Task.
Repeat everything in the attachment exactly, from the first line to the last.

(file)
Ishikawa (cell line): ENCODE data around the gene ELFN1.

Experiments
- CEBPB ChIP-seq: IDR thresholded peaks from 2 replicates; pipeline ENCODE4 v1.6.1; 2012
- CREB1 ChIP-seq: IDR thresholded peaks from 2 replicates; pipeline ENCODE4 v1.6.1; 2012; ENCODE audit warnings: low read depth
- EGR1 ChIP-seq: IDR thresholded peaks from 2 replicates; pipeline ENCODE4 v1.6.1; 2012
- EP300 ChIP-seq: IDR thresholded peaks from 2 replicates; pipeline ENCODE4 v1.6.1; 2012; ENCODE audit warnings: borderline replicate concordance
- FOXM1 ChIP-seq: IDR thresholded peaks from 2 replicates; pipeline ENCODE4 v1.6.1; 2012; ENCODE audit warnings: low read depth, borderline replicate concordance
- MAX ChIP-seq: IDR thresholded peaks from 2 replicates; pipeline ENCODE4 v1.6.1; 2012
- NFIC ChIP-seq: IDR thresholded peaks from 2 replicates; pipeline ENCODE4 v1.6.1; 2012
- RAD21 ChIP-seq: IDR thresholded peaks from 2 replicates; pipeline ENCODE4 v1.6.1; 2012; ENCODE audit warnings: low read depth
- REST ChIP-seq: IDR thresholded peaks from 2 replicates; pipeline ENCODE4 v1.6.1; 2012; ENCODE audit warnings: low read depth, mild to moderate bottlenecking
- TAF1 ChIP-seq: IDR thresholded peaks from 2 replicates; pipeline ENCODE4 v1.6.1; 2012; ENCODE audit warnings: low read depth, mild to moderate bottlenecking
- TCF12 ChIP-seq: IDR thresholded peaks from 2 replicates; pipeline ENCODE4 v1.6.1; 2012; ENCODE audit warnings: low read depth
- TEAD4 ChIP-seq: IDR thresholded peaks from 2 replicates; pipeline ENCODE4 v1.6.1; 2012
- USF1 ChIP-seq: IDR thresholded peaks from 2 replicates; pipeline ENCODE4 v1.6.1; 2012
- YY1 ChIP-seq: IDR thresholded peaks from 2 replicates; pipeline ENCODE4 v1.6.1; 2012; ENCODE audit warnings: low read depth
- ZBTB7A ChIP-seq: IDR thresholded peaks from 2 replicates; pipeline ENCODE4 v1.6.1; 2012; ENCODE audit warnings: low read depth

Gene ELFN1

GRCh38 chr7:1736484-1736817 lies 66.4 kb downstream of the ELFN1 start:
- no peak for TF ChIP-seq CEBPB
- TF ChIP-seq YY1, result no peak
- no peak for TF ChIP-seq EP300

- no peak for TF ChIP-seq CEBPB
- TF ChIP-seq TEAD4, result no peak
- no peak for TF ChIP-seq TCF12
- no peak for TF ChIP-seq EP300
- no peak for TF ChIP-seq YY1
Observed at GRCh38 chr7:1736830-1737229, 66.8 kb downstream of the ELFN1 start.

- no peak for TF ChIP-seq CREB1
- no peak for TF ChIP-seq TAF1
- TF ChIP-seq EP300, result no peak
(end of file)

Ishikawa (cell line): ENCODE data around the gene ELFN1.

Experiments
- CEBPB ChIP-seq: IDR thresholded peaks from 2 replicates; pipeline ENCODE4 v1.6.1; 2012
- CREB1 ChIP-seq: IDR thresholded peaks from 2 replicates; pipeline ENCODE4 v1.6.1; 2012; ENCODE audit warnings: low read depth
- EGR1 ChIP-seq: IDR thresholded peaks from 2 replicates; pipeline ENCODE4 v1.6.1; 2012
- EP300 ChIP-seq: IDR thresholded peaks from 2 replicates; pipeline ENCODE4 v1.6.1; 2012; ENCODE audit warnings: borderline replicate concordance
- FOXM1 ChIP-seq: IDR thresholded peaks from 2 replicates; pipeline ENCODE4 v1.6.1; 2012; ENCODE audit warnings: low read depth, borderline replicate concordance
- MAX ChIP-seq: IDR thresholded peaks from 2 replicates; pipeline ENCODE4 v1.6.1; 2012
- NFIC ChIP-seq: IDR thresholded peaks from 2 replicates; pipeline ENCODE4 v1.6.1; 2012
- RAD21 ChIP-seq: IDR thresholded peaks from 2 replicates; pipeline ENCODE4 v1.6.1; 2012; ENCODE audit warnings: low read depth
- REST ChIP-seq: IDR thresholded peaks from 2 replicates; pipeline ENCODE4 v1.6.1; 2012; ENCODE audit warnings: low read depth, mild to moderate bottlenecking
- TAF1 ChIP-seq: IDR thresholded peaks from 2 replicates; pipeline ENCODE4 v1.6.1; 2012; ENCODE audit warnings: low read depth, mild to moderate bottlenecking
- TCF12 ChIP-seq: IDR thresholded peaks from 2 replicates; pipeline ENCODE4 v1.6.1; 2012; ENCODE audit warnings: low read depth
- TEAD4 ChIP-seq: IDR thresholded peaks from 2 replicates; pipeline ENCODE4 v1.6.1; 2012
- USF1 ChIP-seq: IDR thresholded peaks from 2 replicates; pipeline ENCODE4 v1.6.1; 2012
- YY1 ChIP-seq: IDR thresholded peaks from 2 replicates; pipeline ENCODE4 v1.6.1; 2012; ENCODE audit warnings: low read depth
- ZBTB7A ChIP-seq: IDR thresholded peaks from 2 replicates; pipeline ENCODE4 v1.6.1; 2012; ENCODE audit warnings: low read depth

Gene ELFN1

GRCh38 chr7:1736484-1736817 lies 66.4 kb downstream of the ELFN1 start:
- no peak for TF ChIP-seq CEBPB
- TF ChIP-seq YY1, result no peak
- no peak for TF ChIP-seq EP300

- no peak for TF ChIP-seq CEBPB
- TF ChIP-seq TEAD4, result no peak
- no peak for TF ChIP-seq TCF12
- no peak for TF ChIP-seq EP300
- no peak for TF ChIP-seq YY1
Observed at GRCh38 chr7:1736830-1737229, 66.8 kb downstream of the ELFN1 start.

- no peak for TF ChIP-seq CREB1
- no peak for TF ChIP-seq TAF1
- TF ChIP-seq EP300, result no peak